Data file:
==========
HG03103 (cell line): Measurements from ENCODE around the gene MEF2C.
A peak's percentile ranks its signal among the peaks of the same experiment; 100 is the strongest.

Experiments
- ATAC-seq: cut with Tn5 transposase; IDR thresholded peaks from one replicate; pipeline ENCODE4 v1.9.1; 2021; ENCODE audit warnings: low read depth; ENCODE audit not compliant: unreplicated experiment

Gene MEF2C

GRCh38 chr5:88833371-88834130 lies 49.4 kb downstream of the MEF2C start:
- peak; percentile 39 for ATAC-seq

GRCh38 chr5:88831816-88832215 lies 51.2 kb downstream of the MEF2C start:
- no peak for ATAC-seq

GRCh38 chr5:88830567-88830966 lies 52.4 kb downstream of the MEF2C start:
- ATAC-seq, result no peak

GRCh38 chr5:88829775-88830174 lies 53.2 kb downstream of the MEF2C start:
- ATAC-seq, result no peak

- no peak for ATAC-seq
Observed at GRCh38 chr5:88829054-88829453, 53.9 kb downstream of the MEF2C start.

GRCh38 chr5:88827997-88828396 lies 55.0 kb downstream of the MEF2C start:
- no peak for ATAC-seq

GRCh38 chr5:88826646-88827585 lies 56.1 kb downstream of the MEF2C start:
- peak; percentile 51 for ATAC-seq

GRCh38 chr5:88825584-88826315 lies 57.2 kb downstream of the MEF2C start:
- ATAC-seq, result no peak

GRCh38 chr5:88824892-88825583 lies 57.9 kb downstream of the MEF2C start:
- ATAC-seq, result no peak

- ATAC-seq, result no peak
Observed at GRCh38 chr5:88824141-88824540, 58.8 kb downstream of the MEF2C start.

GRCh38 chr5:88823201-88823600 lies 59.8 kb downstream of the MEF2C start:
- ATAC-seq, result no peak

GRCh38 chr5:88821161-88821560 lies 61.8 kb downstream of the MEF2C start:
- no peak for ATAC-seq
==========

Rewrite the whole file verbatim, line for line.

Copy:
HG03103 (cell line): Measurements from ENCODE around the gene MEF2C.
A peak's percentile ranks its signal among the peaks of the same experiment; 100 is the strongest.

Experiments
- ATAC-seq: cut with Tn5 transposase; IDR thresholded peaks from one replicate; pipeline ENCODE4 v1.9.1; 2021; ENCODE audit warnings: low read depth; ENCODE audit not compliant: unreplicated experiment

Gene MEF2C

GRCh38 chr5:88833371-88834130 lies 49.4 kb downstream of the MEF2C start:
- peak; percentile 39 for ATAC-seq

GRCh38 chr5:88831816-88832215 lies 51.2 kb downstream of the MEF2C start:
- no peak for ATAC-seq

GRCh38 chr5:88830567-88830966 lies 52.4 kb downstream of the MEF2C start:
- ATAC-seq, result no peak

GRCh38 chr5:88829775-88830174 lies 53.2 kb downstream of the MEF2C start:
- ATAC-seq, result no peak

- no peak for ATAC-seq
Observed at GRCh38 chr5:88829054-88829453, 53.9 kb downstream of the MEF2C start.

GRCh38 chr5:88827997-88828396 lies 55.0 kb downstream of the MEF2C start:
- no peak for ATAC-seq

GRCh38 chr5:88826646-88827585 lies 56.1 kb downstream of the MEF2C start:
- peak; percentile 51 for ATAC-seq

GRCh38 chr5:88825584-88826315 lies 57.2 kb downstream of the MEF2C start:
- ATAC-seq, result no peak

GRCh38 chr5:88824892-88825583 lies 57.9 kb downstream of the MEF2C start:
- ATAC-seq, result no peak

- ATAC-seq, result no peak
Observed at GRCh38 chr5:88824141-88824540, 58.8 kb downstream of the MEF2C start.

GRCh38 chr5:88823201-88823600 lies 59.8 kb downstream of the MEF2C start:
- ATAC-seq, result no peak

GRCh38 chr5:88821161-88821560 lies 61.8 kb downstream of the MEF2C start:
- no peak for ATAC-seq